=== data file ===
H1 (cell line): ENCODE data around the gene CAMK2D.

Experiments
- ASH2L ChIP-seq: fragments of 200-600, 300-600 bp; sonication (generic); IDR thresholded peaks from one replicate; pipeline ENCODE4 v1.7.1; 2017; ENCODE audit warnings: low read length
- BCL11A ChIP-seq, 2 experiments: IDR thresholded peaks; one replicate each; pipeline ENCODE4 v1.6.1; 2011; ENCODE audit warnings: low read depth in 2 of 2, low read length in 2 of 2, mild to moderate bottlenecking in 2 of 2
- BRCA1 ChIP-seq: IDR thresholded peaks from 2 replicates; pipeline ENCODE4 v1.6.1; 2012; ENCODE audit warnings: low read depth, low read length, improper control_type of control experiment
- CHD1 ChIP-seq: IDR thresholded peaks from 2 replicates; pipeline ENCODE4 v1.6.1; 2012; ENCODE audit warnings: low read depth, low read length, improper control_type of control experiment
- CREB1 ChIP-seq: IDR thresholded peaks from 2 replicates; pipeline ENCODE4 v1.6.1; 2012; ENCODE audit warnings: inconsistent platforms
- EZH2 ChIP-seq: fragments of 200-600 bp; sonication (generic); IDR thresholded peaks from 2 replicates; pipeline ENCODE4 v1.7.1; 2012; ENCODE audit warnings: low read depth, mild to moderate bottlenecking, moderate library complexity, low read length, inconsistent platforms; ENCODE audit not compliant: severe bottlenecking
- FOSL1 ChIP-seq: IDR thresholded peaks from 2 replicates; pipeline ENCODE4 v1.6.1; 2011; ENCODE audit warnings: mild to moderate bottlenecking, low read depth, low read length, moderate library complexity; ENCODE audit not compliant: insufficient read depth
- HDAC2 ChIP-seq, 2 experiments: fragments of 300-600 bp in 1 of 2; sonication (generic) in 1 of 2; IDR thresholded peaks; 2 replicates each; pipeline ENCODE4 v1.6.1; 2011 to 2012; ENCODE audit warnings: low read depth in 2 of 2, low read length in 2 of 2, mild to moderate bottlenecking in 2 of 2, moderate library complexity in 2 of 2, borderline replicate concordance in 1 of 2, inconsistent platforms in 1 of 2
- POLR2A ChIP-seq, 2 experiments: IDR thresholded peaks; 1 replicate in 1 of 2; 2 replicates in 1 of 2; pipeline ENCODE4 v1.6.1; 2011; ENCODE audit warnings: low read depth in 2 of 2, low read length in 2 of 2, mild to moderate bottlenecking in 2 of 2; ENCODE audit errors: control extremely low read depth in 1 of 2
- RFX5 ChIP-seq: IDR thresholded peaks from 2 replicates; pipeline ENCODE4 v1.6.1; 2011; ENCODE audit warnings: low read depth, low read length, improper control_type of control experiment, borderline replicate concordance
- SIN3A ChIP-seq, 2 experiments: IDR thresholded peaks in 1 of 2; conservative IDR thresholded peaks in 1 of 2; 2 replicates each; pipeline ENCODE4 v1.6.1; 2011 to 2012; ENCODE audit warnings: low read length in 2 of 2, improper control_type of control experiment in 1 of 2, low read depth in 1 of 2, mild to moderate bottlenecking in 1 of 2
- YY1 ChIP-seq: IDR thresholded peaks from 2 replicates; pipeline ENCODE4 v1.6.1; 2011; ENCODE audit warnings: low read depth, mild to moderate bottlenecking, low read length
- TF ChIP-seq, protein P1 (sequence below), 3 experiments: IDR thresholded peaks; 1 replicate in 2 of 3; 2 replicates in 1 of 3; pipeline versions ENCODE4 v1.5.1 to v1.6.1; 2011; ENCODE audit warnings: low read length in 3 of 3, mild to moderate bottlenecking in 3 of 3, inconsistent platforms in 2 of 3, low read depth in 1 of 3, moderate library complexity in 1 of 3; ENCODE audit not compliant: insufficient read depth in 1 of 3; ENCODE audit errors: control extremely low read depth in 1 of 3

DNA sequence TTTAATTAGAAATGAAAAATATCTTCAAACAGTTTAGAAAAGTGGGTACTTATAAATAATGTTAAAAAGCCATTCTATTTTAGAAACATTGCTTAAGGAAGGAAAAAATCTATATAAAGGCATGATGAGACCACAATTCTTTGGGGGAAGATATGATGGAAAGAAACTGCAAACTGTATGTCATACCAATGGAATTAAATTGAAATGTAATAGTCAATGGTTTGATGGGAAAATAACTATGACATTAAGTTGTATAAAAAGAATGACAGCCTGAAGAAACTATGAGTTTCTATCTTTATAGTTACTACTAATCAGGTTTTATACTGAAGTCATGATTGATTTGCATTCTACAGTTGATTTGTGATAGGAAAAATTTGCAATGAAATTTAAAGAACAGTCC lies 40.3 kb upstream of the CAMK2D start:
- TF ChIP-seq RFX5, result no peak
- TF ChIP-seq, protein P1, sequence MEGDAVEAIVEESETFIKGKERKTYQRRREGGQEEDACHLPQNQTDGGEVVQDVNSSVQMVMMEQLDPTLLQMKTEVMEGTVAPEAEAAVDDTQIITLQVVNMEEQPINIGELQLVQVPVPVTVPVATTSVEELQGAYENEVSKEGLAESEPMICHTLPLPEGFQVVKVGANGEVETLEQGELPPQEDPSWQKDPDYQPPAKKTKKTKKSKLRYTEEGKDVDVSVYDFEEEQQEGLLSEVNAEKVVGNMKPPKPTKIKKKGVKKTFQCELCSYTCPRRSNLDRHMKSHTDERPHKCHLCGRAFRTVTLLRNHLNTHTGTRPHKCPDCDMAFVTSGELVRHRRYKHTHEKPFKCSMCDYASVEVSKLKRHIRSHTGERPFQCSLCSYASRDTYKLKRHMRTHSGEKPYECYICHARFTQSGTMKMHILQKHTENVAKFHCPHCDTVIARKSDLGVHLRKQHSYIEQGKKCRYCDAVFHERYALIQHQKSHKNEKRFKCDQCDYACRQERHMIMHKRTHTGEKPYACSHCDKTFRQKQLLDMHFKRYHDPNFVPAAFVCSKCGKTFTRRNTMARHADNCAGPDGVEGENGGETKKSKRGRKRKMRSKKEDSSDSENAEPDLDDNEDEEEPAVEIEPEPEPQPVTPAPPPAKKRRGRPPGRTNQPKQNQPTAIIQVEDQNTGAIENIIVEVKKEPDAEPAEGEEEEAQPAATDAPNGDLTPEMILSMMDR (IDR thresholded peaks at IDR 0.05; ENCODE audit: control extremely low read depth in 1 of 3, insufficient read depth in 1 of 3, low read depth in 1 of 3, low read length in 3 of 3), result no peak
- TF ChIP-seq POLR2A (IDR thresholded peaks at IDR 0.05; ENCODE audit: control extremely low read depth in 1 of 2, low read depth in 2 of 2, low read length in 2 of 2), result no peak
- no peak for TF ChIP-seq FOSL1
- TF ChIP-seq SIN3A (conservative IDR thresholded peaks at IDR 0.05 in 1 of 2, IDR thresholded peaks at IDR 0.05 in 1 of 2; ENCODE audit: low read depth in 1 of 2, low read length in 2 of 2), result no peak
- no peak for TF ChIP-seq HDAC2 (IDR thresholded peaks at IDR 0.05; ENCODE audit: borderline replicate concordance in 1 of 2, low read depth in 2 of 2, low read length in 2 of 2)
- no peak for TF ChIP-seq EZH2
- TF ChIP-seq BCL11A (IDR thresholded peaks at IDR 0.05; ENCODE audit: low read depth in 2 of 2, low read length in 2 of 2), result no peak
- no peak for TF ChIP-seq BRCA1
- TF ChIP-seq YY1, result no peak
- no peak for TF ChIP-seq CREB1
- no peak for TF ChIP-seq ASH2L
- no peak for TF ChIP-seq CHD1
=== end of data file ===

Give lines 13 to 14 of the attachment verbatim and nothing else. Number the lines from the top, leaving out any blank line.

- SIN3A ChIP-seq, 2 experiments: IDR thresholded peaks in 1 of 2; conservative IDR thresholded peaks in 1 of 2; 2 replicates each; pipeline ENCODE4 v1.6.1; 2011 to 2012; ENCODE audit warnings: low read length in 2 of 2, improper control_type of control experiment in 1 of 2, low read depth in 1 of 2, mild to moderate bottlenecking in 1 of 2
- YY1 ChIP-seq: IDR thresholded peaks from 2 replicates; pipeline ENCODE4 v1.6.1; 2011; ENCODE audit warnings: low read depth, mild to moderate bottlenecking, low read length